…I could keep going but those are the main hats I wear, the main jobs I do on a regular basis. I’m not complaining; I chose this path voluntarily, and, if I pull it off, I should – if we’re going to keep up with industry parlance – earn good risk adjusted returns, if not better, as the company grows to scale (which it is, for those wondering).

I don’t screw around on the internet all day (although I did sometimes during one former “real job,” imagine that), no more so than the pioneers of computer software (some of you may call them hackers) just stared at their screens and listened to loud music. Every entrepreneur who starts a company without a trust fund/rich family friends/a hot tech idea should be able to relate, I hope, just as I hope those of you who’ve only held “real” jobs understand that calling Dell directly is infinitely worse than calling internal IT, and doing your own compliance is far, far harder & time-consuming than dealing with corporate, etc, etc. (For business founders, there is a BIG difference between biting off more than you can chew, ever, than starting a company that can scale, but that’s a longer conversation.)

Trust me, I’ve been on both sides. Starting this company & doing it all (mostly) alone is almost a Sisyphean task compared to the support you get with a real job. I’m not up all Saturday night/Sunday morning during prime NFL season (one of my only respites) writing/publishing/editing over 1,000 words because I want to do it now, but rather because this is when I have the time. I’m sure many of you also work on weekends, too, so you know what I mean, I think, although besides friends in law/accounting/consulting/finance/medicine, I don’t know many who have a 50+ page report with their weekend drink(s) of choice, but such is the life we choose.

Case in point, whenever people ask me why I don’t have a “real” job or even more infuriatingly, tell me to get one, I want to say, as politely as possible, in the words of Guns & Roses (warning: explicit lyrics):

Get in the motherfucking ring.

4 thoughts on “Want to Pick On the Small Guy? Get In the Ring: An Entrepreneur’s Editorial

  1. Amen, man. Having had similar experiences with starting start-ups, one successful and the rest flops, I have heard (and had) this conversation many times. In actual fact, I had it again with my good wife this week!

    People who aren’t wired for self-employment/entrepreneurship find it difficult to understand – appreciate, may be a better word, actually – and it is as frustrating as hell.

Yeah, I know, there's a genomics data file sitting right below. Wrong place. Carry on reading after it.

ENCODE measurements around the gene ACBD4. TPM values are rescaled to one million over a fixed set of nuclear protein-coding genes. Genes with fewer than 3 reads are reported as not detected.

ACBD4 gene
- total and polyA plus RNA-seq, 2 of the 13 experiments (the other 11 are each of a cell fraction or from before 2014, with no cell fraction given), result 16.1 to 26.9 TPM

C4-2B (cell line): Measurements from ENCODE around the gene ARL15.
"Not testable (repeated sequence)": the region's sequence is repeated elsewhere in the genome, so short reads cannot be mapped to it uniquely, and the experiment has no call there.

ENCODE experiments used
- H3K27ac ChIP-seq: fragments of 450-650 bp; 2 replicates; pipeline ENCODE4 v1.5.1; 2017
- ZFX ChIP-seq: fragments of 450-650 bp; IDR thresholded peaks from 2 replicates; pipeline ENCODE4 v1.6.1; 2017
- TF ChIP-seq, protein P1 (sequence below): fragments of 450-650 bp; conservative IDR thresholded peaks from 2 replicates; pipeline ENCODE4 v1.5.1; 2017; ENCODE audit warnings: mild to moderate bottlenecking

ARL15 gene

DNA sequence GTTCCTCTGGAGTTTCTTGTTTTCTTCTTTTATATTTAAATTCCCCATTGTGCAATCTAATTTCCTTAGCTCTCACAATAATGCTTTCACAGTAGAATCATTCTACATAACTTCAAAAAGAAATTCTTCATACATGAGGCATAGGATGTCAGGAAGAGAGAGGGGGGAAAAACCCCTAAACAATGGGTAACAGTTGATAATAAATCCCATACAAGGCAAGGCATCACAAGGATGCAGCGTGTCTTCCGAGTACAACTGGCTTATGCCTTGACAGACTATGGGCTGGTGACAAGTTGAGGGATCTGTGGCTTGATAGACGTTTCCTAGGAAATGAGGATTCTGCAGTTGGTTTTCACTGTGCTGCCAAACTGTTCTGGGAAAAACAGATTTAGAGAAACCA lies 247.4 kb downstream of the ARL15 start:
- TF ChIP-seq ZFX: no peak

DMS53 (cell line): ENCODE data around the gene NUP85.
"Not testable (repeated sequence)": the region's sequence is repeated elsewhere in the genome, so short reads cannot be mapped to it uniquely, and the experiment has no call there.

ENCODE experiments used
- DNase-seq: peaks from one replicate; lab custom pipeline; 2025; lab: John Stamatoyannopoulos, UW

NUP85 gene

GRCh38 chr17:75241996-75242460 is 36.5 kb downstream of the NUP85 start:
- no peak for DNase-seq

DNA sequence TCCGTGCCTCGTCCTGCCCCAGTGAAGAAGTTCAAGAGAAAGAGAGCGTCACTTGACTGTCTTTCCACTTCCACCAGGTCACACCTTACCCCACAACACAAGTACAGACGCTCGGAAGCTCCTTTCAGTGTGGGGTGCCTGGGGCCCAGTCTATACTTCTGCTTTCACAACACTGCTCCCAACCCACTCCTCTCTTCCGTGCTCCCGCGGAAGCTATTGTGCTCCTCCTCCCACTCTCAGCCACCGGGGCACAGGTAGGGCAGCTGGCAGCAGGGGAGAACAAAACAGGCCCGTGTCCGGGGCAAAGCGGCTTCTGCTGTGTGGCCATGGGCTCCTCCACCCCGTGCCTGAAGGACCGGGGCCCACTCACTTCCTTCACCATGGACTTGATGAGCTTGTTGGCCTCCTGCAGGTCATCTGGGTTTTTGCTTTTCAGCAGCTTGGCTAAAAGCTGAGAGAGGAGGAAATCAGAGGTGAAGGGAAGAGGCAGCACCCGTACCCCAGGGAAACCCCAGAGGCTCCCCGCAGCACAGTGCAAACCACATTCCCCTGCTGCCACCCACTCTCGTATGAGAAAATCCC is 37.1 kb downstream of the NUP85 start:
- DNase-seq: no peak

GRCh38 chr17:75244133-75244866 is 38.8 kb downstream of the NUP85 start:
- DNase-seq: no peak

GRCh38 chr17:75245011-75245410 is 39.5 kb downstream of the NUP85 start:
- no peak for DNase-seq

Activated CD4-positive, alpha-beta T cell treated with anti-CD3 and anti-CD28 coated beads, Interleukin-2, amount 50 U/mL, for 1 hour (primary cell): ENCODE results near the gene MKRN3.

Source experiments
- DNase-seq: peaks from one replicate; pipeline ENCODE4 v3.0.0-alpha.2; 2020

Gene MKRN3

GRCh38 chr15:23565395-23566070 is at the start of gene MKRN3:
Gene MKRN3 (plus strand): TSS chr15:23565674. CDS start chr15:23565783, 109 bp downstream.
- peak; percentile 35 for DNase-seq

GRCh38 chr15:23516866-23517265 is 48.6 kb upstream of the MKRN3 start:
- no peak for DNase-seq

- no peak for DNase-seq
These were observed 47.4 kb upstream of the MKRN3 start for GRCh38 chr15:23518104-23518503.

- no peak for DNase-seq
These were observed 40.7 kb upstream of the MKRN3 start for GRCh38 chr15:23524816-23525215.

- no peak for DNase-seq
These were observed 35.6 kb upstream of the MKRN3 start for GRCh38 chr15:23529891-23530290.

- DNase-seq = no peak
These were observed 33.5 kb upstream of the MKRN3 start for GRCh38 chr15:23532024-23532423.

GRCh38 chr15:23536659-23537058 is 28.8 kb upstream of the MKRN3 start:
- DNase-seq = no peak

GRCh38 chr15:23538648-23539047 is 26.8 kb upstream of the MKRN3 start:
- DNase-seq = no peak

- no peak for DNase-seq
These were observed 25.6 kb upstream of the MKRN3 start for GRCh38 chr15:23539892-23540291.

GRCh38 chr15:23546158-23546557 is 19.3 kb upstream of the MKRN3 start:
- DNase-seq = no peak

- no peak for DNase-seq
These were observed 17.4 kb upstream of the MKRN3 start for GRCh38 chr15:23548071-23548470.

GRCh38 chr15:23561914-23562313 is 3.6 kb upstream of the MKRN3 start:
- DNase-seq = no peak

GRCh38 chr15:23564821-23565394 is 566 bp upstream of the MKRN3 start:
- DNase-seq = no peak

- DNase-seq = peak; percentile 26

As I’m sure you know, despite whatever they throw at you ‘what have you achieved?’, ‘nothing has come of it’, ‘not another idea’…you have to keep going because, let’s face it, without people like us, people like them wouldn’t have real jobs.

    Good luck on your journey, I hope this venture is the one that silences the doubters.

    • That’s a great comment, all of it. I forgot to mention that most people don’t realize that most startups aren’t profitable (if they produce any revenue at all) for years, if they don’t go the way of the Do Do bird before they ever do. For friends/family/other doubters, its like they expect you to instantly be making money hand over fist (otherwise its not a good idea after all, right?????). As you said, were it not for entrepreneurs, no one would have a “real” job, QED.

  2. All well and good to be “fighting the system” and we definitely do need this type of thinking to create new and exciting ideas, products, systems etc.

    However, much like the aspiring actor or athlete who is a waiter/bartender, one must pay the rent and put food on the table. Thus, while developing your newest and hopefully greatest business you need to have some level of employment or a very understanding girl/boyfriend, spouse, parents or trust fund. See Lee’s comments above.

    You are no different then any small business owner who is there well after everyone else has left to take care of the myriad of things that need to be done to survive and grow from cleaning toilets, paying bills to repairing leaking plumbing.

    You and many of your colleagues seem to express a sense of entitlement. Go ahead and be bold, work and think outside the box – we need that. However, don’t expect others to enable and support you directly or by proxy while you “do your thing”. Don’t think you can shun responsibility and support to others who allow you to indulge your dreams and passion.

    Nobody doubts that you are putting in huge amounts of effort and time to get your enterprises off the ground. But don’t fool yourself into thinking that you serve a “higher authority” and you are immune to the exigencies of the real world.

    So reach for the proverbial stars and do it your way, but remember to keep your feet on the ground.